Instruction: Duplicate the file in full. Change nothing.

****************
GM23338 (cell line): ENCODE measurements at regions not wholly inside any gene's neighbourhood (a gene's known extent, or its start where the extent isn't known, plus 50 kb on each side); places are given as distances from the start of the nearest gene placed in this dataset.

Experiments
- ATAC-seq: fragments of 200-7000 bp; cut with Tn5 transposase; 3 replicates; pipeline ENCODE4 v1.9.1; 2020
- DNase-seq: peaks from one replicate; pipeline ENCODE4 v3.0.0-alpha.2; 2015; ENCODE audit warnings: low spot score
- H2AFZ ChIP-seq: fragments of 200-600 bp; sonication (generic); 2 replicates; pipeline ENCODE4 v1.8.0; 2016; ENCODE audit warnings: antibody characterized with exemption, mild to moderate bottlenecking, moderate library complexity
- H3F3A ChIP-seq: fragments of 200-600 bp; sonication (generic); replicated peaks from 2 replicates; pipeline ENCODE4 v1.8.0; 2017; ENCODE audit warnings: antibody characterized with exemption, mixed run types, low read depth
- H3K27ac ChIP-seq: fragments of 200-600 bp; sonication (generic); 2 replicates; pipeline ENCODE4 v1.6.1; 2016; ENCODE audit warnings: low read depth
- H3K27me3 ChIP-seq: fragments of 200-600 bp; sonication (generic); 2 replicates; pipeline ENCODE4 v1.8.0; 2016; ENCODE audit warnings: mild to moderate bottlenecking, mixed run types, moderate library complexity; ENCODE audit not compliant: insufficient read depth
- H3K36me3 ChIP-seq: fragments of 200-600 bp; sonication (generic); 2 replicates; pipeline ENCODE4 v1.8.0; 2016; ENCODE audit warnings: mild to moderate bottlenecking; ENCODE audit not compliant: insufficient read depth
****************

GM23338 (cell line): ENCODE measurements at regions not wholly inside any gene's neighbourhood (a gene's known extent, or its start where the extent isn't known, plus 50 kb on each side); places are given as distances from the start of the nearest gene placed in this dataset.

Experiments
- ATAC-seq: fragments of 200-7000 bp; cut with Tn5 transposase; 3 replicates; pipeline ENCODE4 v1.9.1; 2020
- DNase-seq: peaks from one replicate; pipeline ENCODE4 v3.0.0-alpha.2; 2015; ENCODE audit warnings: low spot score
- H2AFZ ChIP-seq: fragments of 200-600 bp; sonication (generic); 2 replicates; pipeline ENCODE4 v1.8.0; 2016; ENCODE audit warnings: antibody characterized with exemption, mild to moderate bottlenecking, moderate library complexity
- H3F3A ChIP-seq: fragments of 200-600 bp; sonication (generic); replicated peaks from 2 replicates; pipeline ENCODE4 v1.8.0; 2017; ENCODE audit warnings: antibody characterized with exemption, mixed run types, low read depth
- H3K27ac ChIP-seq: fragments of 200-600 bp; sonication (generic); 2 replicates; pipeline ENCODE4 v1.6.1; 2016; ENCODE audit warnings: low read depth
- H3K27me3 ChIP-seq: fragments of 200-600 bp; sonication (generic); 2 replicates; pipeline ENCODE4 v1.8.0; 2016; ENCODE audit warnings: mild to moderate bottlenecking, mixed run types, moderate library complexity; ENCODE audit not compliant: insufficient read depth
- H3K36me3 ChIP-seq: fragments of 200-600 bp; sonication (generic); 2 replicates; pipeline ENCODE4 v1.8.0; 2016; ENCODE audit warnings: mild to moderate bottlenecking; ENCODE audit not compliant: insufficient read depth